Exercise is indispensable for staying in shape, improving well-being and minimizing the risk of ill health, especially as you age.
As a result of these benefits, some people may consider the more exercise incorporated into your daily routine, the better.
However, there are real concerns that excessive exercise and overtraining can pose a problem.
Newsweek talked to the experts about whether you really should work out every day.
Is There Such A Thing As Too Much Exercise?
Professor Philip Chilibeck, of the University of Saskatchewan’s College of Kinesiology, believes while there is such a thing as too much exercise, the exact level depends on “a number of factors.”
He told Newsweek the minimal amount of exercise that is recommended for general health is about 150 minutes of moderate/vigorous intensity physical activity per week, involving activities such as brisk walking, jogging, or cycling.
He said: “This comes out to just over 20 minutes per day. Most people will get additional benefits if this is extended out to 100 minutes per day.
“If you did more intense exercise (for example, cycling at high intensities such as going up and down a hilly route), you can maximize your benefit at about 50 to 60 minutes per day.”
The expert believes anything beyond this amount may not only involve no additional benefits, it could even result in a “decrease in performance or health.”
However, he cautioned this also depends on “a number of factors,” including genetics—with some people able to handle a greater amount of exercise—as well as diet and sleep.
Chilibeck said: “Someone who is doing a large amount of intense exercise would need to ensure their diet is adequate with enough calories to replace the calories that are expended during exercise.
“If they are trying to lose weight for their sport, they would need to ensure the weight loss was very gradual (i.e. a small caloric deficit per day).
“The dietary composition would also have to be good (i.e. adequate protein, high-quality [complex] carbohydrates [i.e. whole-grains or legumes], and essential fats [mainly from plant sources, for example, olive oil, or fatty fish, such as salmon, tuna, mackerel, or trout]).”
Sleep is also described as “an important factor.” with extra hours of rest recommended for those putting in extra hours at the gym.
Chilibeck said: “Typically, we need about seven to nine hours of sleep per night for proper health. Someone involved in intense exercise training would need an amount of sleep on the high end (i.e. nine hours per night). This allows proper recovery.”
The Effects Of Over-Exercise
Chilibeck added while adequate research is lacking into the effects of excessive exercise for both sexes, it can come with very real risks.
He said: “Hazards of overtraining or training with insufficient calorie intake include a decreased output of some of the hormones that are important for our health.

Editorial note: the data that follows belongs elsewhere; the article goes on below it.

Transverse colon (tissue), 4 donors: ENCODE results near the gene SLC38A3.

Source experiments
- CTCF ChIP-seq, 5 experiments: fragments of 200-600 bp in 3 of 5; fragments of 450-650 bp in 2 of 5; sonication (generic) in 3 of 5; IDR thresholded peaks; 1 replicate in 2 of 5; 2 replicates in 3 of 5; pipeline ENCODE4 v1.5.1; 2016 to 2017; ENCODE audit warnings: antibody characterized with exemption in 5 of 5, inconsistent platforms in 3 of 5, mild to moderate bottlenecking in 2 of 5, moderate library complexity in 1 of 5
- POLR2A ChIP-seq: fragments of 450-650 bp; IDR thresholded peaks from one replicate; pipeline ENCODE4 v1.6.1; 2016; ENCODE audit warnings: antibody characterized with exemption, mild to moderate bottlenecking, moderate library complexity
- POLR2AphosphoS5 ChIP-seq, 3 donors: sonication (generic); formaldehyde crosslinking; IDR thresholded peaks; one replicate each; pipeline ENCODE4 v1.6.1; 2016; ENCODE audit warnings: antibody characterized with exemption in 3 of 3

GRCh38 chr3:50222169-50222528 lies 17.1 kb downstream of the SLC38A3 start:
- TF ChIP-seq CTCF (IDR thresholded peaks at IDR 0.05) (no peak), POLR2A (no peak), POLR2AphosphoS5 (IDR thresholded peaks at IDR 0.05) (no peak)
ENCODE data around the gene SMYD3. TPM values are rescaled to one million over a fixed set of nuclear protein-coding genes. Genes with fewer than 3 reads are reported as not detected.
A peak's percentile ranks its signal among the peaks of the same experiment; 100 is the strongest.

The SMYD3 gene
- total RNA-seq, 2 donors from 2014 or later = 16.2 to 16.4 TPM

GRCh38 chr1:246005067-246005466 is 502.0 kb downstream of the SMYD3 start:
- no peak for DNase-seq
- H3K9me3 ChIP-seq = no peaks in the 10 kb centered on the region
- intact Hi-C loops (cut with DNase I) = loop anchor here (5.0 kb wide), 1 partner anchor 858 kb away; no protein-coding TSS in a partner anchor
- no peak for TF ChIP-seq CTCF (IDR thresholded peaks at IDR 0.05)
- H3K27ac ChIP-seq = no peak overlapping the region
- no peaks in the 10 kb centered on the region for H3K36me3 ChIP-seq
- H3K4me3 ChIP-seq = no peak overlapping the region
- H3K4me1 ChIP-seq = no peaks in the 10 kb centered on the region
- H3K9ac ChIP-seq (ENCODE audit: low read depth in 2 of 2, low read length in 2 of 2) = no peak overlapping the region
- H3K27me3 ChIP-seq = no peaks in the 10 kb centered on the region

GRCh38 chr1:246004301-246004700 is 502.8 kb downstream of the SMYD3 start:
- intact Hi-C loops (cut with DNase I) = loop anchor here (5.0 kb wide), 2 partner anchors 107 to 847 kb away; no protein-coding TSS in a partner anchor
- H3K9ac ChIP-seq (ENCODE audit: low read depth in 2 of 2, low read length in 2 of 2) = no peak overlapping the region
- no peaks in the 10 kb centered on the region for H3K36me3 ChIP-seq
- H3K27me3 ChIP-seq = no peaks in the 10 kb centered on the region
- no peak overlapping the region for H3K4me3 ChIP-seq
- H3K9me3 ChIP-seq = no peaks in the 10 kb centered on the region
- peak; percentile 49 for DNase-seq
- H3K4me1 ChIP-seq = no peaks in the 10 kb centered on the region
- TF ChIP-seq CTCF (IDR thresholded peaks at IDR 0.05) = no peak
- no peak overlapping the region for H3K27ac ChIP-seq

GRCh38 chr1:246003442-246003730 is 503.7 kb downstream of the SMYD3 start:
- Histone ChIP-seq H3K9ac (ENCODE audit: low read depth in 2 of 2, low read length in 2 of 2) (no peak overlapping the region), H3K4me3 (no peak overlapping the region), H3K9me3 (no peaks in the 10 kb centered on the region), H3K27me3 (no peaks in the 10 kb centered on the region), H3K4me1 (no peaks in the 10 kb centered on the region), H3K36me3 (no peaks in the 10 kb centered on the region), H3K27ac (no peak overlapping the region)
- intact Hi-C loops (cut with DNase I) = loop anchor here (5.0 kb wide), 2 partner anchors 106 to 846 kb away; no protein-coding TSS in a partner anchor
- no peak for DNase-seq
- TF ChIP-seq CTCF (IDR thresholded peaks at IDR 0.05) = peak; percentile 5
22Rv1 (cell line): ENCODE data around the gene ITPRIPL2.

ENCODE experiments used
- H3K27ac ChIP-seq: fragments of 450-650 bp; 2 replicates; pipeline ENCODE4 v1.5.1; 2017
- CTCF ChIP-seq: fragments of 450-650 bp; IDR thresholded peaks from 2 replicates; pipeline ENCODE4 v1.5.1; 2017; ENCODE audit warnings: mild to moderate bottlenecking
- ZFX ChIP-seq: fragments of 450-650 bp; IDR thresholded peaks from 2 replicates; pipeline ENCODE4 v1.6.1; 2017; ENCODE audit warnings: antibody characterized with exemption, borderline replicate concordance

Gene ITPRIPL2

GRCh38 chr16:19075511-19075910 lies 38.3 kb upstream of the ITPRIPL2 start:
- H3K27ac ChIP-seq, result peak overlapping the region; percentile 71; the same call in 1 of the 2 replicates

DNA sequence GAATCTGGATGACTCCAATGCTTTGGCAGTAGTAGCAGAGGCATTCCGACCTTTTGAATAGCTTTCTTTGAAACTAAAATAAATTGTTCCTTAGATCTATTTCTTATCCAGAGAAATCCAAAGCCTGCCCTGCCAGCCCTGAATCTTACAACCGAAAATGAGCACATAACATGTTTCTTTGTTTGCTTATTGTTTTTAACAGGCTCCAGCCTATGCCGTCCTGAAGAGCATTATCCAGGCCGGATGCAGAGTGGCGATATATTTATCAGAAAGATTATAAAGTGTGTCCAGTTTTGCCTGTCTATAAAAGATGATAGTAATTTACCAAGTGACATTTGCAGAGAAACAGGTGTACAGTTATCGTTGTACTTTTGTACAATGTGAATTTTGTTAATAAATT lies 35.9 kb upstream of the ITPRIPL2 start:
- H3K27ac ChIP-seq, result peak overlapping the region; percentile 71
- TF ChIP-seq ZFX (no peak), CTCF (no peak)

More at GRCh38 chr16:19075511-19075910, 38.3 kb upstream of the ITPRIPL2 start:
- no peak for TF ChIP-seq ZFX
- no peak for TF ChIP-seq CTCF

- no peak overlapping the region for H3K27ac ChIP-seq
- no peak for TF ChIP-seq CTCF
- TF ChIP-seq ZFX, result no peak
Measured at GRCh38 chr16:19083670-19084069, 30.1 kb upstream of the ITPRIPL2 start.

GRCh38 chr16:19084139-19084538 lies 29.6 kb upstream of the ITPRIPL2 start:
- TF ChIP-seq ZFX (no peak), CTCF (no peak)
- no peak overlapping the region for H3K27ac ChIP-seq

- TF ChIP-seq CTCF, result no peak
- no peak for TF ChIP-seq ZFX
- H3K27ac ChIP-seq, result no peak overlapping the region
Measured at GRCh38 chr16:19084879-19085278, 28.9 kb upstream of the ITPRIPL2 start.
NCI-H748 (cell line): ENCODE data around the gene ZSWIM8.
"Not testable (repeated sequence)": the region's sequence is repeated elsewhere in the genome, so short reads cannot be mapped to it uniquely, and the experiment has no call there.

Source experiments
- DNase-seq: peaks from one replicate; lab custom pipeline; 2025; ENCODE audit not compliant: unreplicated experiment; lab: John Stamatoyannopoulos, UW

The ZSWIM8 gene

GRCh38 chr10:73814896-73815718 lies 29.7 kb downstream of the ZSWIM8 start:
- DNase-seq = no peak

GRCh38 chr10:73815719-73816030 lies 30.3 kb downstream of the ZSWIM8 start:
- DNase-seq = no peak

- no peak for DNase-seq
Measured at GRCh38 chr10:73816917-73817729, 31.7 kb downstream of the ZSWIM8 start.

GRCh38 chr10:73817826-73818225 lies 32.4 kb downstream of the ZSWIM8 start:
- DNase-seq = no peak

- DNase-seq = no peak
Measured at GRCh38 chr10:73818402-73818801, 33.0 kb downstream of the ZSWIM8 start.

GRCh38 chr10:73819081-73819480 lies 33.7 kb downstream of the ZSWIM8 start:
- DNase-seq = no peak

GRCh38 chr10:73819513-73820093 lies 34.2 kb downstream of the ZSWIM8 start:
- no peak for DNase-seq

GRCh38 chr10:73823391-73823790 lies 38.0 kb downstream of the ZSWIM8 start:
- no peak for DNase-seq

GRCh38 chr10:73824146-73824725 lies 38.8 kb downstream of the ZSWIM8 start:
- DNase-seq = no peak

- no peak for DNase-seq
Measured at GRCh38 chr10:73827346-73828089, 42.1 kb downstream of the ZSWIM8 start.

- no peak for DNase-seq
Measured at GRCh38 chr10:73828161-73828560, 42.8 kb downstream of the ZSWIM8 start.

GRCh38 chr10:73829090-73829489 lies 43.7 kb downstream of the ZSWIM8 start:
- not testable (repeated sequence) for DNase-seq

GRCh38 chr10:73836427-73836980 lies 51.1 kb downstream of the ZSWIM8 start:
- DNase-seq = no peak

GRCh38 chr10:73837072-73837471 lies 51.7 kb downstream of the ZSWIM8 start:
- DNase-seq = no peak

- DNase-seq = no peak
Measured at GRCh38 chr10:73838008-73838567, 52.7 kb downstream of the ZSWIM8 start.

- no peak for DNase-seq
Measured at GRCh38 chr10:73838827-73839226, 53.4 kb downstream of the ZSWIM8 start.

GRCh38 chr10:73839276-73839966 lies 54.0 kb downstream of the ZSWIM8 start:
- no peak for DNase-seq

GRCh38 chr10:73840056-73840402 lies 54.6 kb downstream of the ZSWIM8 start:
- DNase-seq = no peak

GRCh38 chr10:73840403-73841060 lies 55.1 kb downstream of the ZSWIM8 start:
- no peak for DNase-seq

“This has mostly been studied in female athletes because their estrogen production will decrease and this is noticed by irregular or absent menstruation.
“This low estrogen production can eventually lead to decreased bone mineral density and perhaps earlier onset of osteoporosis later in life.
“In males, overtraining might lead to decreased testosterone production, but this is less-studied.”
Jinger Gottschall, sports psychologist for Wahoo SYSTM’s software platform, adds overindulging at the gym can affect other hormones.
She said: “One of the primary stress hormones with exercise is cortisol. In terms of function, cortisol can help control blood sugar, regulate metabolism, and reduce inflammation.
“Short-term elevation of cortisol has positive effects such as building, adapting and repairing muscle.
“Long term elevation has negative effects such as intense fatigue, joint pain, and mood disturbance, potentially developing into a condition termed overreaching.”
Hussain Abdeh, clinical director and superintendent pharmacist at Medicine Direct, adds a further risk of exercising too much is the increased likelihood of causing injury.
He said: “The phrase ‘feel the burn’ definitely has truth to it and pushing yourself a little while exercising can improve stamina and performance. However, neglecting time for recovery can lead to injury such as strains.
“The older you get the more likely this is to happen. This is because our bodies require longer recovery times as we start to age, so not giving our bodies a rest period could do much more harm than good.
“Over-exercising after the age of 50 could lead to injuries that are hard to recover from, making it hard to exercise altogether.”
And Lucy Arnold, former personal trainer and founder of activewear brand Lucy Locket Love, suggests working out every day can affect mental health.
She said: “You can become obsessed with it, and rather than enjoy the exercise and how it makes you feel, it can become a negative thing, causing feelings of anxiousness and upset.
“You should take time to take care of your body, especially if you become ill or injured, and enjoy exercise to make you fit and well, not to obsess about.”
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